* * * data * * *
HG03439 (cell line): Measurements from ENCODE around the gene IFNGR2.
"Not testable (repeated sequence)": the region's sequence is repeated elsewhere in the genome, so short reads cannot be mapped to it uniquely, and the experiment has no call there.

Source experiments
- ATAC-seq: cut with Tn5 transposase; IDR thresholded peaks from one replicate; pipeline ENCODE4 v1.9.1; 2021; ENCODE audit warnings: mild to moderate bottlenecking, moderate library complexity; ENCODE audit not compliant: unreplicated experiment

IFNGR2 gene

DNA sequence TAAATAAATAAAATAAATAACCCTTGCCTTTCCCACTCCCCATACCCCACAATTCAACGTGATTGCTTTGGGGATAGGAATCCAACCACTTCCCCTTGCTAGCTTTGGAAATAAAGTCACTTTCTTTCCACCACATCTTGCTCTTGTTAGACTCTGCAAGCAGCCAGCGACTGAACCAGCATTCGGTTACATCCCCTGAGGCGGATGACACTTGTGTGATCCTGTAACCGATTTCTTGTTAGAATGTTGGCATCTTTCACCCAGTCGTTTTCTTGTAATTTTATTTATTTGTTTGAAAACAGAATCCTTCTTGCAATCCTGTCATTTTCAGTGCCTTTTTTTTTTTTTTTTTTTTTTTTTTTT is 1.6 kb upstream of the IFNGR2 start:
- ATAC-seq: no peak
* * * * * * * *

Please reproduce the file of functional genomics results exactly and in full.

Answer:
HG03439 (cell line): Measurements from ENCODE around the gene IFNGR2.
"Not testable (repeated sequence)": the region's sequence is repeated elsewhere in the genome, so short reads cannot be mapped to it uniquely, and the experiment has no call there.

Source experiments
- ATAC-seq: cut with Tn5 transposase; IDR thresholded peaks from one replicate; pipeline ENCODE4 v1.9.1; 2021; ENCODE audit warnings: mild to moderate bottlenecking, moderate library complexity; ENCODE audit not compliant: unreplicated experiment

IFNGR2 gene

DNA sequence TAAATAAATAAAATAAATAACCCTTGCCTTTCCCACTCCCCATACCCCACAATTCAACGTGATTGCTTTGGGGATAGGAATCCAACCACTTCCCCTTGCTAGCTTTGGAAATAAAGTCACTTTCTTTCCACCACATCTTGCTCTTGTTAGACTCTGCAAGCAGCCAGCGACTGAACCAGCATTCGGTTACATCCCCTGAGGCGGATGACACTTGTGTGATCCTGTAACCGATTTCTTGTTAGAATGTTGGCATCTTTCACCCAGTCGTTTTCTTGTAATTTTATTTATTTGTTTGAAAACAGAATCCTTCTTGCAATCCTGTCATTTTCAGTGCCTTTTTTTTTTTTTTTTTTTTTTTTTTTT is 1.6 kb upstream of the IFNGR2 start:
- ATAC-seq: no peak